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Okwiri Oduor from Kenya whose short story, My Father's Head, won her the Caine Prize for African Writing in 2014.

Short Fiction Contest for Africans Calls for Submission

By Khalifa Hemed
Published March 21, 2017

Diane Awerbuck, a South African novelist whose book, Gardening at Night, won the 2004 Commonwealth Writers' Prize for the Best First Book (Africa and the Caribbean)Submission to the 4th annual Short Story Day Africa (SSDA) competition for short fiction opens on June 1 and closes on July 31.

SSDA says it is “looking for innovative short fiction that explores identity, especially (but not limited to) the themes of gender identity and sexuality.We hope to see work that seeks to break and redefine the strictures put onto our identities, as individuals and as peoples. Fiction that looks beyond the boundaries of expectation, and peers into the truest definitions of ourselves.”

This contest by SSDA, a non-profit organisation registered in South Africa, is open to any African citizen or African person living in the Diaspora, as well as persons residing permanently in any African country.

SSDA insists that one “may only submit one story for the competition. Repeat entries by the same writer will be disqualified.”

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Other terms are that Stories must be between 3000 and 5000 words, written in English, and in any genre of fiction.

Okwiri Oduor from Kenya whose short story, My Father's Head, won her the Caine Prize for African Writing in 2014.It does not hurt for one to familiarise oneself with the following terms on shortstorydayafrica.org website as one waits for the link to the submission form to go live on June 1:

  • While you are free to incorporate other languages into your story, the story must be understood fully by its English content
  • Stories must be submitted online via Submittable between 1 June 2017 – 3 1 July 2017. The link to the submission form will be made live on 1 June 2017
  • Stories must not have been previously published in any form or any format
  • Simultaneous submissions are not welcome. Any story entered or published elsewhere during the course of judging or publication will be disqualified
  • Include your real name along with your entry.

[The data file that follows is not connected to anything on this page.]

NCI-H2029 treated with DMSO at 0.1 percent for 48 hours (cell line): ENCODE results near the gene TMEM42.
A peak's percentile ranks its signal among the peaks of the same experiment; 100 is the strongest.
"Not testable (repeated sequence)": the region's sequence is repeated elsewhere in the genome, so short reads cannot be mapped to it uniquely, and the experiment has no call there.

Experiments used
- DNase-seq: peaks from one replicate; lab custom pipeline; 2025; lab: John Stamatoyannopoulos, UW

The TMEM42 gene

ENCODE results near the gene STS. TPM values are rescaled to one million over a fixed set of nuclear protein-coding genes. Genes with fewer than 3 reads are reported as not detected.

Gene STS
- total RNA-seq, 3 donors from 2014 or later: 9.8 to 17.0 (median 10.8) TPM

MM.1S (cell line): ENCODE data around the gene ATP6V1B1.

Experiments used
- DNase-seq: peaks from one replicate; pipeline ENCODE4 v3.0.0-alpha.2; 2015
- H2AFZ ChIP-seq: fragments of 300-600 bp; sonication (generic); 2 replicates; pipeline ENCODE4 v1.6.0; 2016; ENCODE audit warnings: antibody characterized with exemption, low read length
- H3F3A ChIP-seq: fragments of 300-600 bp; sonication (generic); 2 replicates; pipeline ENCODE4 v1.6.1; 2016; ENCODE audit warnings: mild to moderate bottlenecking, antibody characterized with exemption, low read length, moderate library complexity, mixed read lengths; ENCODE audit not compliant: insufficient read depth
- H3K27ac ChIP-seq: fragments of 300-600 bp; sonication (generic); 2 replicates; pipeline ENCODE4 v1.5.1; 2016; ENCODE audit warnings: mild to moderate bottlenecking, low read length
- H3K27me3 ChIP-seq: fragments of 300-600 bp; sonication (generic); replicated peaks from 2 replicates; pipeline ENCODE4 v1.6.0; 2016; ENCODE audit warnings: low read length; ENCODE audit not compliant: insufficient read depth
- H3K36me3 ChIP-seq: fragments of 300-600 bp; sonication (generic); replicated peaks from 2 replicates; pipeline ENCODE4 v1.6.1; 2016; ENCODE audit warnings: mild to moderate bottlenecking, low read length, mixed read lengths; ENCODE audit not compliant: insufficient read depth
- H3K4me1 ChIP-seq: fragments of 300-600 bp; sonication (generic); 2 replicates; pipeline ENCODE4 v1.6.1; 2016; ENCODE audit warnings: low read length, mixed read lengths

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  • By submitting a story the author attests that it is their own original work and grants exclusive global print and digital rights to Short Story Day Africa for one year, and thereafter agrees to seek permission to republish and when published elsewhere attributes first publication to Short Story Day Africa; non-exclusive digital rights to Worldreader to publish individual stories on Worldreader Mobile; and non-exclusive digital rights to BooksLive for publicity purposes, and
    Sibongile Fisher, a published poet and writer from Johannesburg, South Africa, won the Short Story Day Africa prize in 2016.
  • By entering, the author agrees to allowing Short Short Story Day Africa to include their entry in an anthology should it be selected by the judges; and to working with editors to get their story publication ready.

Cash prizes available include US$800 (overall winner), US$200 (Second prize) and US$100 (third prize).

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Previous winners of SSDA include:

  • Sibongile Fisher, a published poet and writer from Johannesburg, South Africa (2016)
  • Cat Hellisen, a South African-born writer of fantasy for adults and children (2015)
  • Diane Awerbuck, a South African novelist whose book, Gardening at Night, won the 2004 Commonwealth Writers’ Prize for the Best First Book (Africa and the Caribbean) (2014), and
  • Okwiri Oduor from Kenya whose story, “My Father’s Head”, won her the 2014 Caine Prize for African Writing (2013).

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